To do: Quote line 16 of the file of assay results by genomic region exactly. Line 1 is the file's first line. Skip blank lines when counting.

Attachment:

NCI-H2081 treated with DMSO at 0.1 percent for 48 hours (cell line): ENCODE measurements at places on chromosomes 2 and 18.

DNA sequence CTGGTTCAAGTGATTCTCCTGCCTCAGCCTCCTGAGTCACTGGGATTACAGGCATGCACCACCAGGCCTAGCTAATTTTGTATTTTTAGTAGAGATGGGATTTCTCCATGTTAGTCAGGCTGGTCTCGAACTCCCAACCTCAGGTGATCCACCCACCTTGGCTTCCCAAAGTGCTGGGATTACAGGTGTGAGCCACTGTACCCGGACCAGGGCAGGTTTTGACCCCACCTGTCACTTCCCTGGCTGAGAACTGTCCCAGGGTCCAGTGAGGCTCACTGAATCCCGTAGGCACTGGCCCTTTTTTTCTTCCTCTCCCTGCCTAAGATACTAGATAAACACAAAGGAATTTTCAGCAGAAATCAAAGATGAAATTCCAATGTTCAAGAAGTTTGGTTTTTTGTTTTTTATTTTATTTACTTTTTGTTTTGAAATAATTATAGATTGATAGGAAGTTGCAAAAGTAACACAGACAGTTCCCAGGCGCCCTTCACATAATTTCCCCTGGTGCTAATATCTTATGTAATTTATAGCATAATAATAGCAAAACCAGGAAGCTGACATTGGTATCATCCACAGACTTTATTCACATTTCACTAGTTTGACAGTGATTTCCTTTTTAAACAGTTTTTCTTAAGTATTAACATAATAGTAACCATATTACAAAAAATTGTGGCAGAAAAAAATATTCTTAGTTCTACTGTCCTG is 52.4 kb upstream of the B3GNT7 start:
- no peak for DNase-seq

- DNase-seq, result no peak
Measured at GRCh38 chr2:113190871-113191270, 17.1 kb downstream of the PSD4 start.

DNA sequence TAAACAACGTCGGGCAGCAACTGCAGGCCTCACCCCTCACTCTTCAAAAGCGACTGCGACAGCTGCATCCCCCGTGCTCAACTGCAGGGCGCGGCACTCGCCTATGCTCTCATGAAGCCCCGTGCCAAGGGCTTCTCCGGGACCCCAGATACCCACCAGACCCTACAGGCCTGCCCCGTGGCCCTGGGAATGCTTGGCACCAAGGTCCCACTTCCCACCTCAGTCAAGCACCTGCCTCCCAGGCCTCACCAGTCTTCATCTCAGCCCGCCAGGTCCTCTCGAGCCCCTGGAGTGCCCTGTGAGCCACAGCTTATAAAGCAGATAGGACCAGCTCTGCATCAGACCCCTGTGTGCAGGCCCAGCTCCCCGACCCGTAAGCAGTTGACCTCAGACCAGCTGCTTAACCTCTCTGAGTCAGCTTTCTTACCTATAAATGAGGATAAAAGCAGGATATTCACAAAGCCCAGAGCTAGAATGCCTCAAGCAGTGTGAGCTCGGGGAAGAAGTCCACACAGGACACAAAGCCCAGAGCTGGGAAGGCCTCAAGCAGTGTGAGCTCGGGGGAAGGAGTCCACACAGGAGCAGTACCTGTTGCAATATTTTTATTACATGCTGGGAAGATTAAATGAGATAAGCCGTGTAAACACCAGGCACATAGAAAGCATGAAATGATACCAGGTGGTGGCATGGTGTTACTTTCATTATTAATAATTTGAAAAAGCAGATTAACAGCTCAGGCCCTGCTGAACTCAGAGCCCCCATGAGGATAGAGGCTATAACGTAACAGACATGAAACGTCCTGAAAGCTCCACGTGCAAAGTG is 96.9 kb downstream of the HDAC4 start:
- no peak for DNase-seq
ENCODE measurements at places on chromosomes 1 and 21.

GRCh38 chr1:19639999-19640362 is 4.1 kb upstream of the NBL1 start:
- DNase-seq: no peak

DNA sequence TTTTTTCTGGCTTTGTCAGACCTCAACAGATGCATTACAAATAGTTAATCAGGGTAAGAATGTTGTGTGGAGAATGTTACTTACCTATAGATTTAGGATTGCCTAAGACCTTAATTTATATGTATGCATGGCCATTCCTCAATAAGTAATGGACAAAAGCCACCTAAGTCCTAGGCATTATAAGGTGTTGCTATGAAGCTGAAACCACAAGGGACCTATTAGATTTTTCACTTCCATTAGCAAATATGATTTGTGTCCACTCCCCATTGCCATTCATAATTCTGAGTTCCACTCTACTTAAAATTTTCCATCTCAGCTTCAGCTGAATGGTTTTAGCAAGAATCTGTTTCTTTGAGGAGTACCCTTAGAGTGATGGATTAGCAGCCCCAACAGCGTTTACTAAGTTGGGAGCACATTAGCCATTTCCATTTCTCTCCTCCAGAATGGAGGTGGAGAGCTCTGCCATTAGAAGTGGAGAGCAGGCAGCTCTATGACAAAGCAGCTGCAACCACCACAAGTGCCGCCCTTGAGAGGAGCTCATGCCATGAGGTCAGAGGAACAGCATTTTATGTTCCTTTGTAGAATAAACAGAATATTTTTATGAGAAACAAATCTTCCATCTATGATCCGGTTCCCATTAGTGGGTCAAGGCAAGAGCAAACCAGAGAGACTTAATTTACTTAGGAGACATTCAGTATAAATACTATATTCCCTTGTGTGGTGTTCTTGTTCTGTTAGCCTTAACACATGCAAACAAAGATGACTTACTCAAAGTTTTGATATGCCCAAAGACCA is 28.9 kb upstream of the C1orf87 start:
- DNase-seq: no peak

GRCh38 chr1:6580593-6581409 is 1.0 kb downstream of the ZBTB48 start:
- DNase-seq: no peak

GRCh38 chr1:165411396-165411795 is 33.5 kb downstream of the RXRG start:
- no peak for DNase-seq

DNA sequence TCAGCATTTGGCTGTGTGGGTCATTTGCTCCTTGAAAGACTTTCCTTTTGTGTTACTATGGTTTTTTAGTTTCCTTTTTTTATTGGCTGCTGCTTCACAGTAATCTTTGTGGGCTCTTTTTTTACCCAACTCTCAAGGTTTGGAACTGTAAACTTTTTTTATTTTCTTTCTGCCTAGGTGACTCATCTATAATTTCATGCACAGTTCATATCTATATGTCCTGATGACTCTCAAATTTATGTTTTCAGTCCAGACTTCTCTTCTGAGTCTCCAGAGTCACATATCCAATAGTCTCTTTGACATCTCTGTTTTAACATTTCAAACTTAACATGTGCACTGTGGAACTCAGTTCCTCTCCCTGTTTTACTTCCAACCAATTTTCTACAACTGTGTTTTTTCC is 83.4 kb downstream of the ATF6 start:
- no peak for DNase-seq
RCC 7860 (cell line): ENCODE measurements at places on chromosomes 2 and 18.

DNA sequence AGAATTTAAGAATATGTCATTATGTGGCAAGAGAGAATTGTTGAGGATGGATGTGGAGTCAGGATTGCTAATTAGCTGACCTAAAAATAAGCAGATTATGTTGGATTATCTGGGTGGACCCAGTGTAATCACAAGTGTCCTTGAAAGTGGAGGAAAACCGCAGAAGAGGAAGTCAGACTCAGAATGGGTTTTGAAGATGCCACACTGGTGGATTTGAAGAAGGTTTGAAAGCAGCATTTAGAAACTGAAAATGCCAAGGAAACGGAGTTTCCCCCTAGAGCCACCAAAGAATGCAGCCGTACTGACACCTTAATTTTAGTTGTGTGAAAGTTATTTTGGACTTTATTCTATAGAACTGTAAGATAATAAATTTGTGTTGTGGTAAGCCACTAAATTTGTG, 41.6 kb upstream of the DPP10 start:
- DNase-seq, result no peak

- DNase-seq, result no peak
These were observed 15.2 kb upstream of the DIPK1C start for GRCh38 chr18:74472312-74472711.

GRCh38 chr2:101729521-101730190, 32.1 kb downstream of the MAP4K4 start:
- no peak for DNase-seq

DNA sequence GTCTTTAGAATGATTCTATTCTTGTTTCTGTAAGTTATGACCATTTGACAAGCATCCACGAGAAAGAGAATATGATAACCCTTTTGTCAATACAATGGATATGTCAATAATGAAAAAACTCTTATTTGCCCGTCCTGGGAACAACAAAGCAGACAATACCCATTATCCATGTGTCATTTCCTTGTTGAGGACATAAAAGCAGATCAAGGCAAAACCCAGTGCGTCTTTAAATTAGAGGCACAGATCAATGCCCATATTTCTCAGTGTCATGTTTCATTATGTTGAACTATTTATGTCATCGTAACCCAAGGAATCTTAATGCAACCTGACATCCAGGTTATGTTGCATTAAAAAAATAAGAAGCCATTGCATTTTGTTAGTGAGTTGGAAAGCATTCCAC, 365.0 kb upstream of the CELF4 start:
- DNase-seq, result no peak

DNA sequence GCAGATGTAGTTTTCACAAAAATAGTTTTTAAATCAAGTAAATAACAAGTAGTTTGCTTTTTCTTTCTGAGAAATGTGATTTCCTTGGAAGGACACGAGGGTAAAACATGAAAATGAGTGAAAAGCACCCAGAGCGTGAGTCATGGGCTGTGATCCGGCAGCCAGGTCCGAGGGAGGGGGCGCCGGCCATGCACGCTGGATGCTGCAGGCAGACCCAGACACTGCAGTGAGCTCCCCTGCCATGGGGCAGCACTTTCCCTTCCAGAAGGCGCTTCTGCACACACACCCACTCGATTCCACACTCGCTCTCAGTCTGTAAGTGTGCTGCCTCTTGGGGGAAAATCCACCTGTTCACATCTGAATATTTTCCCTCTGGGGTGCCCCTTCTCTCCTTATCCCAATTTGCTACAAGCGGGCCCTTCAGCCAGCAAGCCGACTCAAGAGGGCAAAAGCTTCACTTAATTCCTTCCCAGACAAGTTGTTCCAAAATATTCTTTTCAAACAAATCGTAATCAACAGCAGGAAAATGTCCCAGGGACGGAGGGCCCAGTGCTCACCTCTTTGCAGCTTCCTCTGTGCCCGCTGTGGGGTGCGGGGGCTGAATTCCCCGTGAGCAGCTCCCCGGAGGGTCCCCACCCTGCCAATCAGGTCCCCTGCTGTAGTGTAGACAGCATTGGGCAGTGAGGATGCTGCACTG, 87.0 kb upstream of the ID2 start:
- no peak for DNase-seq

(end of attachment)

- no peak for DNase-seq